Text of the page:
In early March, Defend PR, a multimedia arts collective, inaugurated a new traveling art exhibition called CitiCien at the Clemente Soto Vélez Cultural & Educational Center in New York City, to bring awareness to the 100th anniversary of the passing of the Jones Act of 1917. One hundred Puerto Rican artists contributed artwork to the exhibit, each in their own way exploring the US-Puerto Rico relationship. We interviewed Adrián Viajero Román, curator of CitiCien, to learn more about the exhibition.
How and when did the concept behind the CitiCien exhibition come together?
We at Defend Puerto Rico are always seeking new ways to fulfill its mission: to document and celebrate Puerto Rican creativity, resilience, and resistance, deepening connections between Puerto Ricans on the island and throughout the diaspora, in the hopes of nurturing greater solidarity, collaboration, and kinship.
In December of 2016 I was doing research about historical dates in Puerto Rican history for my own personal art related project, when I came across the Jones Shafroth Act of 1917. Realizing March 2nd of 2017 would be the 100 year anniversary, I was compelled to put an exhibit together under Defend Puerto Rico. I began going through my personal network of friends and family of Puerto Rican artists and ask if they were interested in creating new work for this exhibit. Knowing the timeline was short, I created strict visual guidelines of 12in x 12in size and a black-and-white only palette. I wanted the exhibit to have visual consistency and commitment, acting as a metaphor of the unified voice and solidarity of Puerto Ricans during this critical political time.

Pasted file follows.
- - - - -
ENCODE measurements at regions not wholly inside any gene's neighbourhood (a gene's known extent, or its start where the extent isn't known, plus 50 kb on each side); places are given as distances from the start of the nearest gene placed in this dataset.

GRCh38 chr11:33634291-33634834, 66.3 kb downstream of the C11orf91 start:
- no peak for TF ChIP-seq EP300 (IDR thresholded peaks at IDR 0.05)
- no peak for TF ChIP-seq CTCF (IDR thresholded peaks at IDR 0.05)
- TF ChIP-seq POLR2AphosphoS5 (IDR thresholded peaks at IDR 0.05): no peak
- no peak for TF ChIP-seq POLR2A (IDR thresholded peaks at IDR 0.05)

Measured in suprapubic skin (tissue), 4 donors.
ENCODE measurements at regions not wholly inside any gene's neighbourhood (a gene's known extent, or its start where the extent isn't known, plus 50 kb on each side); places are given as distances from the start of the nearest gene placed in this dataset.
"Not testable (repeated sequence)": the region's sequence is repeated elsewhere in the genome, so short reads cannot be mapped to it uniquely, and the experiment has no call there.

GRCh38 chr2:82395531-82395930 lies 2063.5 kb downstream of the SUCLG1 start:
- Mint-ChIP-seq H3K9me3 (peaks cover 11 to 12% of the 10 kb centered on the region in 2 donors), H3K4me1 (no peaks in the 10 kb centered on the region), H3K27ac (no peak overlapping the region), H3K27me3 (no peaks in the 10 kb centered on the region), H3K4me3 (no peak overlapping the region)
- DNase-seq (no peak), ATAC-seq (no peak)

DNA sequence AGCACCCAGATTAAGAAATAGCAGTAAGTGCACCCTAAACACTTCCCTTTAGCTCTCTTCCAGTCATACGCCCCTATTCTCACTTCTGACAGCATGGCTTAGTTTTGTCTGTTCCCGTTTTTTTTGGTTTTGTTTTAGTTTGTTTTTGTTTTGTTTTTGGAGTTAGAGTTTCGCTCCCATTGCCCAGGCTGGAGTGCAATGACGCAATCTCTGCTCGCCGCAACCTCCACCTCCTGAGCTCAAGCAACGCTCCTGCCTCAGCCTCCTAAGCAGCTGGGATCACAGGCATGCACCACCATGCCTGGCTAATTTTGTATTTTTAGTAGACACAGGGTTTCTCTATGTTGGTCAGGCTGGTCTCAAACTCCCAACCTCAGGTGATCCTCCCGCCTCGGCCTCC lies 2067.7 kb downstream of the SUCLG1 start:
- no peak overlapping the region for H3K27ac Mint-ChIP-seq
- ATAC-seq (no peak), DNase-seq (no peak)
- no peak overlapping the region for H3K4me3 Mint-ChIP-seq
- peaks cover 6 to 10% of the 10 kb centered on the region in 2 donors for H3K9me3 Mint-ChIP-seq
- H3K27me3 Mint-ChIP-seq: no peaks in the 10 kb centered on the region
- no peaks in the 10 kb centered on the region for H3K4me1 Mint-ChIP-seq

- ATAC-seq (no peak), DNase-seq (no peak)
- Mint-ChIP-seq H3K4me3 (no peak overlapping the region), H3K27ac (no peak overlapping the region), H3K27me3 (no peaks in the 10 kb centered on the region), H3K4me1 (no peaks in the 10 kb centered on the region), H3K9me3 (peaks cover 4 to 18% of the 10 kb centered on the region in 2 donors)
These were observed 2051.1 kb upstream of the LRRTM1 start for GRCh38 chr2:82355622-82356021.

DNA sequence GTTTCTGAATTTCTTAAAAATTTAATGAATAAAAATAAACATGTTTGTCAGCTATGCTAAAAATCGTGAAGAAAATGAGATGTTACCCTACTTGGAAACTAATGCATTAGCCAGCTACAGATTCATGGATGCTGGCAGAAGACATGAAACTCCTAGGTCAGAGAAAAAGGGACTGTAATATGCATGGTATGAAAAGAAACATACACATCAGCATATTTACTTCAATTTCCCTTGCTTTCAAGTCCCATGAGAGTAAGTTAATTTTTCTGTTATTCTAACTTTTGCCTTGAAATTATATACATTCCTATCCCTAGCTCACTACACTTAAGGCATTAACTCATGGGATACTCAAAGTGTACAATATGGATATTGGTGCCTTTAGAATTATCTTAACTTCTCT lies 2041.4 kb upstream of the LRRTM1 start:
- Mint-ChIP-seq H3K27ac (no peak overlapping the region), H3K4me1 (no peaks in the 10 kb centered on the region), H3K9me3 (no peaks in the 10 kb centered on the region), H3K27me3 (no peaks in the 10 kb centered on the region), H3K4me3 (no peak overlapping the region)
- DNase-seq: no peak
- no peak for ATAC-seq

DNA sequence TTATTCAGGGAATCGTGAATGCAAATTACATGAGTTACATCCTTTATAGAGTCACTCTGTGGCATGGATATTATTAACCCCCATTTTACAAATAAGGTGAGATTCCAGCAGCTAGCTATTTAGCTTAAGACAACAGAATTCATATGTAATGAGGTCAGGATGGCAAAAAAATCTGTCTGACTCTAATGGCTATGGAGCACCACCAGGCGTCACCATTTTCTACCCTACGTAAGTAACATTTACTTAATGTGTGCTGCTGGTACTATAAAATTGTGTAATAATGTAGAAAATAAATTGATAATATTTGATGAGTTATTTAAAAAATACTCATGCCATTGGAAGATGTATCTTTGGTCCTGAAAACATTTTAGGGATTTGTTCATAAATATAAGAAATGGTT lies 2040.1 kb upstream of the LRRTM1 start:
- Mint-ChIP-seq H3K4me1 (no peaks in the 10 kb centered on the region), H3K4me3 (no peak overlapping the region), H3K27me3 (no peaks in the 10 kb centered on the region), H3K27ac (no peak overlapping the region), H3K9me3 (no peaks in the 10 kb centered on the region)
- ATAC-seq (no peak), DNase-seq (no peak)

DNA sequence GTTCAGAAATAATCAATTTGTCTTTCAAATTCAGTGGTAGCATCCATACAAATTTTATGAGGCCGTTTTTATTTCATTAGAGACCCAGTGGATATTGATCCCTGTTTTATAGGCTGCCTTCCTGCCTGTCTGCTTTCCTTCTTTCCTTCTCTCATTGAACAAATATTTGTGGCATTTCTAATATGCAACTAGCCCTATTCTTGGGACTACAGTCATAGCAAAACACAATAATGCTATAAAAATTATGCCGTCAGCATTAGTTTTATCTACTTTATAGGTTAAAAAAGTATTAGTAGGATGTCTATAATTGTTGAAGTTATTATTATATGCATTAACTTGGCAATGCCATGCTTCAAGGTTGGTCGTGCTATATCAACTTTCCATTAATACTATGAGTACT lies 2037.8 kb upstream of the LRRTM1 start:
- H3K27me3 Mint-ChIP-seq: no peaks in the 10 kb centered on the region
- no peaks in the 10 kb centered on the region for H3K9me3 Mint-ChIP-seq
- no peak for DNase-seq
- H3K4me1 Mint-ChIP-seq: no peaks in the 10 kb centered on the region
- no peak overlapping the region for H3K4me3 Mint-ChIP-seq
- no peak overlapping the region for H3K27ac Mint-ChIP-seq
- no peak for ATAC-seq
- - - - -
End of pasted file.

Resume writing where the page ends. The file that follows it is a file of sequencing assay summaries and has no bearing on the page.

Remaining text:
After receiving 60+ artists from my personal network agreeing to participate, we posted an Open Call for Artists on the Defend Puerto Rico Facebook and Instagram pages. With over 8,000 followers on both pages, I selected the remaining 40 artists out of the submissions we received.
What were some of the motivations and challenges of putting together the exhibit?
One of the main motivations to make this exhibit a reality was the opportunity to bring together a wide range of artists that may not have exhibited together at the same time or at all. I was excited to see the new artwork the artists would be creating within the theme and guidelines because many of the artists use color and scale as part of their usual artistic expression and practice.
One of the challenges I faced was not yet having a venue for the exhibit while already receiving art submissions. It was difficult to find a venue in such short notice, but I was also rejected by some venues because their fear or associating themselves with any messages of resistance within the conversation of citizenship.
What does it mean to bring together artists from different generations? Do you notice any trends or particularities to the younger versus older generations? A dialogue of sorts?